After the light is down and the door is up I will cover all of the floors with plastic sheeting and then cardboard. This will stay down for the whole project. I can then start to remove the last of the plywood and bad plaster. Yea, that’s right, I said plywood. Several rooms in the house had the walls covered in quarter inch plywood. I removed it from the foyer a long time ago. In the picture above, the lower yellow part of the wall is plywood. {sigh!} I’m sure the plaster behind it is a 100% loss. Again, 80+ years of renters carrying furniture up and down the stairs took its toll. The vertical line you see on the wall is from when they ran electrical conduit throughout the house in the 50s to expand the number of outlets. {sigh!} I ripped out all of the conduit when I rewired, but the scars remain. It will be nice to see that finally go away.


Karen Anne said...

Free associating from plywood:

I got to see the double decker I grew up in when it was for sale a year or two ago.

The most recent owner had put plywood over wainscoting. That was in the second floor. Why? Inquiring minds want to know, what possible reason for this could there be?

In the first floor, he'd chopped out all the woodwork detail, glued rec room paneling over the plaster, replaced columns separating the living room and dining room with wrought iron, and "modernized" the entire bathroom.

Greg said...

It boggles the mind.

Nathan said...

I'm very excited to watch this project unfold. I'm sure it will be another beautiful restoration!

Greg said...

You know, I'm getting excited myself!

Cottage In The Sun said...

I just started reading your blog - love it! - and am playing catch up. It will be fun (for me at least!) to watch one of your projects in real time.

Jayne said...

I second Karen Anne: Why? Some of the things people do to old houses are absolutely incomprehensible. Greg, are you nervous about painting plaster walls that have never been painted? (I don't remember if that was the case in your dining room.) I'm stripping painted-over wallpaper off my entryway and front parlor and I'm a little anxious about painting the bare plaster walls.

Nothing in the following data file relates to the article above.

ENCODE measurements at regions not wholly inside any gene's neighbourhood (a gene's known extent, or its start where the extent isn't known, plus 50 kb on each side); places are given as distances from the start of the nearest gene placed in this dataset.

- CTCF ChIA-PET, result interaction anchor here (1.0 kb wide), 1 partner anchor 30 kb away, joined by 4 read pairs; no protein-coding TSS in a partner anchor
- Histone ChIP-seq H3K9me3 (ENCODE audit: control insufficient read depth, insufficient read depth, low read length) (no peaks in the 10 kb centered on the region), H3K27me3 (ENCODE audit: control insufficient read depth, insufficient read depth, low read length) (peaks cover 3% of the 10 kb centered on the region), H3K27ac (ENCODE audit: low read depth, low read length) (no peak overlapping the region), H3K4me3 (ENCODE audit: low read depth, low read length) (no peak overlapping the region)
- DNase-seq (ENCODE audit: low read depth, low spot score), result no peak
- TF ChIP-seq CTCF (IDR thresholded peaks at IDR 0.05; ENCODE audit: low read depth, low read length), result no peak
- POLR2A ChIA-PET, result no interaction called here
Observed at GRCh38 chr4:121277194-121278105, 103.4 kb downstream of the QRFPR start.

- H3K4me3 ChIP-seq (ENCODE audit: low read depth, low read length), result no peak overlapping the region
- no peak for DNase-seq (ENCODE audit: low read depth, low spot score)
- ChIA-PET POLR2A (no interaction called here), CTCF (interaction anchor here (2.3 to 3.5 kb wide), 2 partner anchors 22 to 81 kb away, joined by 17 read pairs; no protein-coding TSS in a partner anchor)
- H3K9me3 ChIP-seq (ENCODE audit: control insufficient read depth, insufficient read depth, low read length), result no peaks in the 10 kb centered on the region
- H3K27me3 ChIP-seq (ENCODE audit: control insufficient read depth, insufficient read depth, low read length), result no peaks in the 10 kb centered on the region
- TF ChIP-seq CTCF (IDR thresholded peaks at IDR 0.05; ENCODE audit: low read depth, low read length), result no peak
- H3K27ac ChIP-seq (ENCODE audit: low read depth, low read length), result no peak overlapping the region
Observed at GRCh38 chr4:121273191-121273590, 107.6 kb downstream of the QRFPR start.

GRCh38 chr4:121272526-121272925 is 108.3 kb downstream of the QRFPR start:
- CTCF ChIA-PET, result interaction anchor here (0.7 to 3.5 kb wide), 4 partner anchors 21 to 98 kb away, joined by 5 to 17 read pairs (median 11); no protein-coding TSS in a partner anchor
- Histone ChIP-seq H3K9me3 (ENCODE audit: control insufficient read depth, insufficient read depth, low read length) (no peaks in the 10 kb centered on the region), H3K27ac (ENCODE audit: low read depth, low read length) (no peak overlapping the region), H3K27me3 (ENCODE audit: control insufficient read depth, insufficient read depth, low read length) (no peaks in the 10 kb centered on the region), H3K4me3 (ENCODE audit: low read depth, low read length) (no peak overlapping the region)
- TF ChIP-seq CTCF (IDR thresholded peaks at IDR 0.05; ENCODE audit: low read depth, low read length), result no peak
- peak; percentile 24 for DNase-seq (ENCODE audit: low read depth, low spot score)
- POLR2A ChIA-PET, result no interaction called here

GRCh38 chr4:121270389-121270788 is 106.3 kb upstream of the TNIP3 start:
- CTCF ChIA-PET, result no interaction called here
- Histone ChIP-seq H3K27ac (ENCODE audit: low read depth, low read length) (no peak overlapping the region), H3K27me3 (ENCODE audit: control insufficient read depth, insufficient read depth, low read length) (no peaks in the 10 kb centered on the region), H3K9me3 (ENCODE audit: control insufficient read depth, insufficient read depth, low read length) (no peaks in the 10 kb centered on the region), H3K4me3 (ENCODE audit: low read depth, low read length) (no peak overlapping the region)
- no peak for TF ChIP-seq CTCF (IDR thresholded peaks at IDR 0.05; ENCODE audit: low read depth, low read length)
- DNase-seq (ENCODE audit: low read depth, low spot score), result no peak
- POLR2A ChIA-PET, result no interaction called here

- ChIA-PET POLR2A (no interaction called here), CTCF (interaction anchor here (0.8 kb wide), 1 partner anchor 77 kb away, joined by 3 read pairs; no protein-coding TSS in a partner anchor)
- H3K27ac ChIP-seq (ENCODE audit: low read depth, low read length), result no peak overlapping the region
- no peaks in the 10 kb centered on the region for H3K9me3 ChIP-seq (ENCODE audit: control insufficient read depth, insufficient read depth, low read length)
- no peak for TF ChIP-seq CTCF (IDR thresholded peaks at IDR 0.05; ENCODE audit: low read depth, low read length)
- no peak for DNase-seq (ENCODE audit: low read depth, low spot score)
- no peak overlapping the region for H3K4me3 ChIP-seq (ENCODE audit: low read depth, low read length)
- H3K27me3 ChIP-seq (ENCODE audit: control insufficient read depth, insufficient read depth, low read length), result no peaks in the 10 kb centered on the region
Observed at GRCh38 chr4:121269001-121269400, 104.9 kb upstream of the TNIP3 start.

St. Blogwen said...

About that door . . . Gary L. probably has something on the subject over at his Crackhouse blog. If it ever crept into your mind to give stripping it a try, try an area with the heatgun first (I followed up with the Howard's). The paint and all may come off more easily and there may be less residual damage than you think.

Of course, I speak as one whose POs didn't prime anything before painting over the shellac. For the most part, once I make a tiny chink in the paint with my (dull razor blade) scraper, the paint just flakes off.

Kate H.

Greg said...

I spent 3 months stripping that same green paint off of the rest of the woodwork in the dining room. (See Along with stripping 2 other woodwork heavy rooms of paint.

Even if it didn't have the deadbolt hole and other issues, I'm sure I could get most of the paint off, but most is not really good enough, and that is really the point. The point is, I would spend weeks working on the door and then not have a door that would look good enough to hang in the room.

There is just too much other work that needs to be done. After 8 years of restoration I need to pick my battles more carefully.

mickmaguire said...

Greg have you ever tried a dark brown paint wash / brush on wipe off to cover the green dents / flecks.

mickmaguire said...

Another thought: on the deadbolt it seems like a set of strategically placed finger plates would help hide the damage

Greg said...

I'm too much of a purists to do the brown wash or graining. The dining room and foyer are filled with copious amounts of original woodwork that is all the finest tight grained, curly, and burl redwood. That is what the door needs to be. Otherwise, I think it would be obvious that it is not. I would rather just have an opening with no door than to try and wing it

mickmaguire said...

Hmm - I didnt really mean a full wash - definitely not graining. What I mean is wipe or wash on dark brown paint then rub it off with a cloth back to the wood - this would leave the paint in the low spots only (those spots which have green in them. If done right you should end up with similar to what you have with the green paint but with a more neutral brown - it would just look like a small ding in the wood not a ding with green paint pushed into it - if you see what I mean?

more of a repair than a cover up. I have never tried this on a burled or curly redwood so dont speak from specific experience - but it has worked for me on other woods.

Greg said...

I'll keep it in mind. There is plenty of time to think about it.

Holyoke Home said...

Wow. That last wallpaper? Amazing. So modern looking! I would love to blow up the graphic and paint it on the floor of my back porch.

Greg said...

Yes, one of my favorites from the house. It is just a simple, elegant design. A rare attempt at "less-is-more" for the period.


Anonymous said...

i'm psyched. and pumped!